|Pat Healy with his
well-traveled International Scout.
|Sue Black and Ed
Schoene enjoy the fly-bys in the North 40 on Friday morning.
Sue Black and Ed Schoene are sitting in
front of the brown and white Cessna 210 out on the North 40 on a
beautiful Friday morning during AirVenture 2010.
The 210 belongs to Ed, who’s owned it
for seven years. It’s a 1973 model, and not surprisingly, he really
loves his airplane.
“It’s probably the best single-engine
airplane ever made. It’s reasonably fast. I can put 90 gallons of fuel
in there and still put a half-a-ton in payload.”
Their home airport is Oneonta Municipal
Airport in upstate New York.
Ed and Sue use the airplane for all sorts
of personal travel.
“We do a mix of just drilling holes in
the sky and traveling,” Ed said. “A couple of weeks ago we decided
we haven’t had a Philly cheesesteak in too long, so we jumped in the
airplane, flew to Philadelphia, had a cheesesteak, and flew home.”
They recently flew down to New Jersey for
the Red Bull Air Races; they’ve been to the West Coast twice. “We
try to go to Maine every year for lobster.”
This year they flew to Oshkosh the long
way. They first went to Colorado and spent a few days camping and
Sue isn’t a pilot but describes herself
as “a dedicated copilot.” Ed has been flying for 12 years, and this
is their ninth time to the Oshkosh fly-in.
Back when they first started coming to
the fly-in, they quickly learned that there was more here to soak up
than they had realized.
“We realized it is too big to do in a
short time. We started out with one day, then we went to two days. And
now we’re up to four days.”
They’re here until Sunday this year and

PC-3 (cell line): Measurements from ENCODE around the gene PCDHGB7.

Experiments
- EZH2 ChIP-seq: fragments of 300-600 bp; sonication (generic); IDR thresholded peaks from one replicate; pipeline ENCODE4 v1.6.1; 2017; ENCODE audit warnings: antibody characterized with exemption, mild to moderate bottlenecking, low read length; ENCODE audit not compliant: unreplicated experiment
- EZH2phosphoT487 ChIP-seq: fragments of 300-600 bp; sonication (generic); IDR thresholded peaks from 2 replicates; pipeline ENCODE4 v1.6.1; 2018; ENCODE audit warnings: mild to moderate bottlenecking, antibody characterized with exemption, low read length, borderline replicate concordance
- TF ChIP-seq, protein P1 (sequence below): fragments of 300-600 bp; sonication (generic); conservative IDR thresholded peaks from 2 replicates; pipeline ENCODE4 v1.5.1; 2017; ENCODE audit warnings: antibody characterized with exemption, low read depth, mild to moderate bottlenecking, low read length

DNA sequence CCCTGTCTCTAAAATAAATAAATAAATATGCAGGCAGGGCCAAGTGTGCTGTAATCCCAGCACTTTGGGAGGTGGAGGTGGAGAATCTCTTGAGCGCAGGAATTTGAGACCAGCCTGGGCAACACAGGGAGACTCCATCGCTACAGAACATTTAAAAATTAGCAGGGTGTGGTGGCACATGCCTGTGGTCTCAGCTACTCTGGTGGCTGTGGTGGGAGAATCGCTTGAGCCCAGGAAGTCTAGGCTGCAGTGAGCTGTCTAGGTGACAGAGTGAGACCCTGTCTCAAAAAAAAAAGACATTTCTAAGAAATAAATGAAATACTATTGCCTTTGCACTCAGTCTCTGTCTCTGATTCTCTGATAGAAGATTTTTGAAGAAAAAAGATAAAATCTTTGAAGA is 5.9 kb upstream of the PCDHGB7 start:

are looking forward to the Saturday night air show and the Seaplane Base’s
Pat Healy flew his 2001 “international”
Scout to AirVenture this year from his home near Detroit, Michigan.
The tailwheel American Champion Scout is
well-equipped for the long-distance international travel Pat’s flown.
It can hold 70 gallons of fuel and has the Lycoming O-360 engine. It’s
also IFR and has a Garmin 396 with satellite weather.
And Pat takes advantage of it. He’s
flown it to some exotic destinations. He recently did a pair of trips up
into the high Canadian arctic.
One trip took him up the east coast of
Canada to Baffin Island, Resolute, and on to the magnetic North Pole.
“Or where the pole was then. It keeps wandering around. Like me I
The second trip took him up the center of
Canada, across the northern part, and into Alaska. He had planned to hop
across the Bering Straits to Russia, but weather prevented him from
doing that during his allowed visa dates.
You’d think that someone with all these
flight experiences wouldn’t be intimidated by the AirVenture VFR
arrival procedures, but Pat was a little. Though once he got into it, he
found it to be no real problem.
“Even for a single pilot VFR it was no
problem, after going through the NOTAMs. I’ve heard a bunch of people
say that it’s probably the easiest most stressful thing that I’ve
Pat’s mom was a WASP (Women Airforce
Service Pilots) during World War II.
“My mother flew B-26s and AT-6s during
the war. And she’s the one who got me interested in this. Seeing a lot
of the WASP activities here it’s been really, really fun.”
So he was pleased to meet, and listen to
the WASP veterans here at AirVenture.
After having heard about the adventures
and free-spirited lifestyle of these great war vets, Pat says with a
laugh, “But in some ways it’s a little bit more insight into my
mother than I cared to think about.”
This is Pat’s third time to the fly-in.
He lived and flew for many years out of Annapolis, Maryland, but has
recently retired to Troy, Michigan, just outside of Detroit. He flies
out of the Oakland-Troy Airport (VLL).
You can view the archive of past
Around the Field columns at www.AroundTheField.net.